What is a help desk? First, second, third level explained


As an integral part of the ITSM, the help desk forms the “first response team” for users in matters of software and hardware problems. […]

Because nothing works today without IT, the importance of the help desk in the company (c) pixabay.com is increasing

Today no company can do without IT. From the computer-controlled milking machine in agriculture to the online shop of stationary shops to the database of law firms – IT systems support business processes in all industries. But no software and no user are perfect (keyword “DAU”): Problems arise again and again that have to be resolved promptly. This is where the help desk comes into play as part of IT service management (ITSM).

The help desk (also called service desk) is the central point of contact in the company, which is responsible for IT support and service inquiries from users (= internal customers). It serves as a “Single Point of Contact” (SPOC) for users and at the same time forms the interface to IT service management processes.

The helpdesk is not only understood to mean user support, but also the supporting software itself. The central component of the helpdesk software is the “issue tracking system”. It helps the support staff to record problems and inquiries, to categorize them and to forward them to the right places.

Basically, a help desk is divided into various areas of responsibility, so-called “levels”. Most companies have three levels with different staffing levels.

  1. The First Level is the first point of contact for users. Contact is established either via e-mail, a ticket system, by telephone or occasionally via fax. The task of the employees of the first-level support is to classify the user inquiries and to assess whether a problem can be solved by them in a timely manner. A separate “ticket” is opened in the system for each of these inquiries and closed again after the problem has been resolved. The ticket system thus makes it possible to record incidents, errors and service requests and assign them to employees who are processing them. However, if the first level support does not find a solution to an existing problem, the ticket is forwarded to the second level.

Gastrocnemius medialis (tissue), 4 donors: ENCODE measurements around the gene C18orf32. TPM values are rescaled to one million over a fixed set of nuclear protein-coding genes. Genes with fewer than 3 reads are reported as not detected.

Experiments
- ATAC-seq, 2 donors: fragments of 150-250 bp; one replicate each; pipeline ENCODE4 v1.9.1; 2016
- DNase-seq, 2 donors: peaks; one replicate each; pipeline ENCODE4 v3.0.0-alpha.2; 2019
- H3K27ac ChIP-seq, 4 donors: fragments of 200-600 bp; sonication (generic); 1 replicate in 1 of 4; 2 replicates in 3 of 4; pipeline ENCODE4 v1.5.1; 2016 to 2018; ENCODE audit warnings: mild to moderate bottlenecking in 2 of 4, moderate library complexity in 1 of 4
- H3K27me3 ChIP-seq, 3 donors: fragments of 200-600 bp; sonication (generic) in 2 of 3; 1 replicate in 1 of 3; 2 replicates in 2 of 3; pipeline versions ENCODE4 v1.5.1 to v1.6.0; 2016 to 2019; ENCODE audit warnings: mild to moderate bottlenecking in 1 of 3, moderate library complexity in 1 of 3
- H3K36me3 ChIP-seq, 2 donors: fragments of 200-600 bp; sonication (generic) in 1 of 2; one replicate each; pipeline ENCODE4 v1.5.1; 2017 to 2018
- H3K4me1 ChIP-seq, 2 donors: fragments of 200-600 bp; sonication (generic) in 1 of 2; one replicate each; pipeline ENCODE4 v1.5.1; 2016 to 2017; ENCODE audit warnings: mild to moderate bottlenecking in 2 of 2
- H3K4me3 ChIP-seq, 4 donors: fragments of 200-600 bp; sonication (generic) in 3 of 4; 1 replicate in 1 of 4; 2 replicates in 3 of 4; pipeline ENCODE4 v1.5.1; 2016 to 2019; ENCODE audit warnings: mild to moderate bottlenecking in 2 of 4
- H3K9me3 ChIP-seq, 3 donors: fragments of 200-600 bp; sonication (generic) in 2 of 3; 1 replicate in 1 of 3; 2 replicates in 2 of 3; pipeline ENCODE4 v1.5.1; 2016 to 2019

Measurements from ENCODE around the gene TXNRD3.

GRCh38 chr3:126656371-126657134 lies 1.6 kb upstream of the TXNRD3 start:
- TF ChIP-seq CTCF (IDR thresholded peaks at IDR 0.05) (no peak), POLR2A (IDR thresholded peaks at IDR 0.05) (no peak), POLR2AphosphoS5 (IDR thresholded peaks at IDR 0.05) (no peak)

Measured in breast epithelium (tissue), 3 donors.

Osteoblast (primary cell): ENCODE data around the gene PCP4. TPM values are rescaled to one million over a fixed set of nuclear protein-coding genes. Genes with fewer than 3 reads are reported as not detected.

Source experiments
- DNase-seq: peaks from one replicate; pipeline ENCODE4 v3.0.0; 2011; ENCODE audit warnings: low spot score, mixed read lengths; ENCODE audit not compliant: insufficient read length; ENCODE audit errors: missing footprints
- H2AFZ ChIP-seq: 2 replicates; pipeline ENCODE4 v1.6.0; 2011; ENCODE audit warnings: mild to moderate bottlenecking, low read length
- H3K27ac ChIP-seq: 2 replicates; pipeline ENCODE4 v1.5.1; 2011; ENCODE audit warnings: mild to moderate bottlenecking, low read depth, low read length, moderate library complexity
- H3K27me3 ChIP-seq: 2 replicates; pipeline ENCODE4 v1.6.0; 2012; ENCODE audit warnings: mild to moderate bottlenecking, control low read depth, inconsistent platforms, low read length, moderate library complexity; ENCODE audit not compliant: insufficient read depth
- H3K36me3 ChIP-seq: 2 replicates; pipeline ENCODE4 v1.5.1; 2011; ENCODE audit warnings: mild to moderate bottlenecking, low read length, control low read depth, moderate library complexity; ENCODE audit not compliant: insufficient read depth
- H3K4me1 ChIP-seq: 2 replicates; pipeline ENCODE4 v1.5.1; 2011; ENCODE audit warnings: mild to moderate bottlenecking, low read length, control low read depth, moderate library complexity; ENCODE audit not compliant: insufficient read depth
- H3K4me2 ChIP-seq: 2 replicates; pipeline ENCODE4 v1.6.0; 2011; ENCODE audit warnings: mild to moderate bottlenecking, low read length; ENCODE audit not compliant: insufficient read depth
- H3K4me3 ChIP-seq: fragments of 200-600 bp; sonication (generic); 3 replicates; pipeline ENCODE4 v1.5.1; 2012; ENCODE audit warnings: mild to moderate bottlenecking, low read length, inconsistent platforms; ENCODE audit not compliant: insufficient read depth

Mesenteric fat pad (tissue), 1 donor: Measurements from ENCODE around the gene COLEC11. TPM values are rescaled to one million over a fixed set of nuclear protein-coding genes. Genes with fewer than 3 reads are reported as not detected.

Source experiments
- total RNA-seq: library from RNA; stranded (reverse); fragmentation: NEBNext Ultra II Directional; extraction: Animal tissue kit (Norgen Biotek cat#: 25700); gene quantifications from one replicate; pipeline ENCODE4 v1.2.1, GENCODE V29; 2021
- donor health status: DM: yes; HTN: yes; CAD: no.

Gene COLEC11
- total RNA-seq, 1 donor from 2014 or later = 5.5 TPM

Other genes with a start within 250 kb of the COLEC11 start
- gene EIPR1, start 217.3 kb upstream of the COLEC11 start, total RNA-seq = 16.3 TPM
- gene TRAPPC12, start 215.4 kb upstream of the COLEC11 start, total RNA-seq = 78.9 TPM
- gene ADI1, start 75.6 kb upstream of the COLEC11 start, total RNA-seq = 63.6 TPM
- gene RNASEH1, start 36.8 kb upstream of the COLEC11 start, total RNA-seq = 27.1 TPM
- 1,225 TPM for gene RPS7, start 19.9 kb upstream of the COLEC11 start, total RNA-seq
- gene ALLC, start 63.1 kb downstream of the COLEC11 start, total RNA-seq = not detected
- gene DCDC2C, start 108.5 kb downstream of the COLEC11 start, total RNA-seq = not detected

2. Im Second Level better trained, often multilingual staff deal in detail with the problem at hand. Inquiries are processed systematically in this way. After a malfunction has been eliminated, the user is informed of the solutions as soon as possible. The tasks of the second level also include collecting frequently occurring problems and their quick solutions in a knowledge database. In addition, the second level support takes over the training of the first level and forms the connection between the first and third level.
  3. As a last resort, some companies also have the Third Level Support that deals exclusively with complex or previously unknown problems and their efficient elimination. The system analysts mostly work in teams and pass on customer-oriented solutions directly to the first and second level support. So every level stays up to date and can work faster and more precisely.

The helpdesk and its support levels are based on a certain classification system. With the help of the ticket system, user inquiries or other “requests” are stored centrally in multichannel software. As soon as the tickets are categorized and prioritized, they are forwarded to the appropriate processing points. Through a link with the customer database, the assigned employee can also access all previous inquiries by a user via available channels. The ticket remains visible in the system until a solution has been found, the customer has been informed and the ticket has received the addition “closed”.

The ticket system has many advantages For companies: